That is how Atrios named his post about this proposal:
FORTUNE -- The campaign by U.S. multinationals to sell Congress on a corporate tax break for their overseas profits has looked so far like tilting at windmills. Even backers of the so-called repatriation tax holiday have quietly acknowledged it's a political stinker that faces long odds in the Senate.My title for this post might have been "They got us by the short and curly," the "they" being those who have power in this country. The increasing inequalities in the income distribution also mean that the power gets concentrated into fewer and fewer hands. And the same hands in different arenas of public life.
That may be about to change. Senate sources tell Fortune that Sen. Chuck Schumer (D-N.Y.), the No. 3 Democrat in the chamber and a one-time opponent of the holiday, is testing his colleagues' interest in marrying the proposal to a new infrastructure program.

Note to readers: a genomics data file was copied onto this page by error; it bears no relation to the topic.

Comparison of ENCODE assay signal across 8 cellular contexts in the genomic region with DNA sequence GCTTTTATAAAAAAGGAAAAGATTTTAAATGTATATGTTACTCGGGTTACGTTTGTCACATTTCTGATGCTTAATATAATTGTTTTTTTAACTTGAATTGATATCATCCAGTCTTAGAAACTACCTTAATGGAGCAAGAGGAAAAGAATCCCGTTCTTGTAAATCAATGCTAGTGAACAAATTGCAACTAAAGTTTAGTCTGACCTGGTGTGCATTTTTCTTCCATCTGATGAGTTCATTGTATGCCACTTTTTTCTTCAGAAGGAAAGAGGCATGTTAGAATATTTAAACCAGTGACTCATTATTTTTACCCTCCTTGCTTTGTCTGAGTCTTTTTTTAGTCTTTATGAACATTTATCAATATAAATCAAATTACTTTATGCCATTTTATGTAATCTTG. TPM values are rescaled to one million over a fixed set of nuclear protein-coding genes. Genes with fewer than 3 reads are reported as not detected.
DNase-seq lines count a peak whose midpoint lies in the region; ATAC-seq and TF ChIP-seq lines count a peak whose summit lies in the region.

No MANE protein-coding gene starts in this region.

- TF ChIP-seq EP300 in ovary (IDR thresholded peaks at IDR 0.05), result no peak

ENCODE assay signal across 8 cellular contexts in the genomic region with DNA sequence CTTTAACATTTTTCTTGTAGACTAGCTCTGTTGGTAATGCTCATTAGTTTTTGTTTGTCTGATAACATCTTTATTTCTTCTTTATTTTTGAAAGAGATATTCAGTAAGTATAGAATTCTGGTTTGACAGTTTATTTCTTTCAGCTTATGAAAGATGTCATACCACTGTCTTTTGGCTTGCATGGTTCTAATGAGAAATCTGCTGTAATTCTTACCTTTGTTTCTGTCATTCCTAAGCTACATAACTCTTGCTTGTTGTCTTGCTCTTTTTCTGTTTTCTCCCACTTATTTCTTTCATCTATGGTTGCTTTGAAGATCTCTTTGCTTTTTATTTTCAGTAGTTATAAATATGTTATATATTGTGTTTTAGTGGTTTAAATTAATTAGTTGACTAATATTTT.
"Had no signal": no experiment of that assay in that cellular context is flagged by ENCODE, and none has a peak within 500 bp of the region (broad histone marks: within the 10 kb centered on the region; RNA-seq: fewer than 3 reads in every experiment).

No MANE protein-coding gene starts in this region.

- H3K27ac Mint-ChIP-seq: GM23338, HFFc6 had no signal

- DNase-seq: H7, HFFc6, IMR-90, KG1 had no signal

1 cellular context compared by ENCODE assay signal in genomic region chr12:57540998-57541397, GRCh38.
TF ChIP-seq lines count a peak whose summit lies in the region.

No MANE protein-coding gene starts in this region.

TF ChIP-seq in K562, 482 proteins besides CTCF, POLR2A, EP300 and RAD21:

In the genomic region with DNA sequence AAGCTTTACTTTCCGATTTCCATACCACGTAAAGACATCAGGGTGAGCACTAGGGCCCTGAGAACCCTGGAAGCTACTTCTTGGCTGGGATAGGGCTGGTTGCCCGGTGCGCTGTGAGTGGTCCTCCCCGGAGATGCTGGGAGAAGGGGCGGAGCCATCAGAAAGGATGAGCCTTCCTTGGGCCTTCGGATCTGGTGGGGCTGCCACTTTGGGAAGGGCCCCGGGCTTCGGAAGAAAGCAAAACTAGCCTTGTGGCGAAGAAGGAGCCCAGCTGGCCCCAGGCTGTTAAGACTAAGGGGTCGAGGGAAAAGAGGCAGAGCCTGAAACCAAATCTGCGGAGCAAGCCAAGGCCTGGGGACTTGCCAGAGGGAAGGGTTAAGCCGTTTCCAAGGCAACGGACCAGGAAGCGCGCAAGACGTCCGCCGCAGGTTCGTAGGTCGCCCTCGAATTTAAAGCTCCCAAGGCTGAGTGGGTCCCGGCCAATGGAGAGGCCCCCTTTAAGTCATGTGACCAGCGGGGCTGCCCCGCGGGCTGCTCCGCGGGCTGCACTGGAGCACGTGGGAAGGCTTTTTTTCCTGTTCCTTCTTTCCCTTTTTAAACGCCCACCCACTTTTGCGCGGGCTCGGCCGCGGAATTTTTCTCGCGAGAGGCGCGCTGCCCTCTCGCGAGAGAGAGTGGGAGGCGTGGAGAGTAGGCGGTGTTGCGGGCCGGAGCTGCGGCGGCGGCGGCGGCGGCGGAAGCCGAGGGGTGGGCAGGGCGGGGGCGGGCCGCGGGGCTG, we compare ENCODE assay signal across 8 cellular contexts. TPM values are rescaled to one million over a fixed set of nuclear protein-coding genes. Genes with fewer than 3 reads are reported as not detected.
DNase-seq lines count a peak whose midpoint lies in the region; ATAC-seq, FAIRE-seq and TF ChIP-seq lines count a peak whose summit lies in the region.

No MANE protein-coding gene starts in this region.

The idea is to encourage corporations keeping a collective total of more than $1 trillion parked abroad to bring it home by temporarily lowering the tax rate to about 5% from 35%. The tax receipts from that holiday then would be dedicated to an infrastructure bank that would help fund new building projects.
Now contrast and compare all this with what is happening to the less fortunate in this country. No, the women of Wal-Mart don't get bribes while being told that ten dollars an hour is a fair wage after decades of experience and good performance.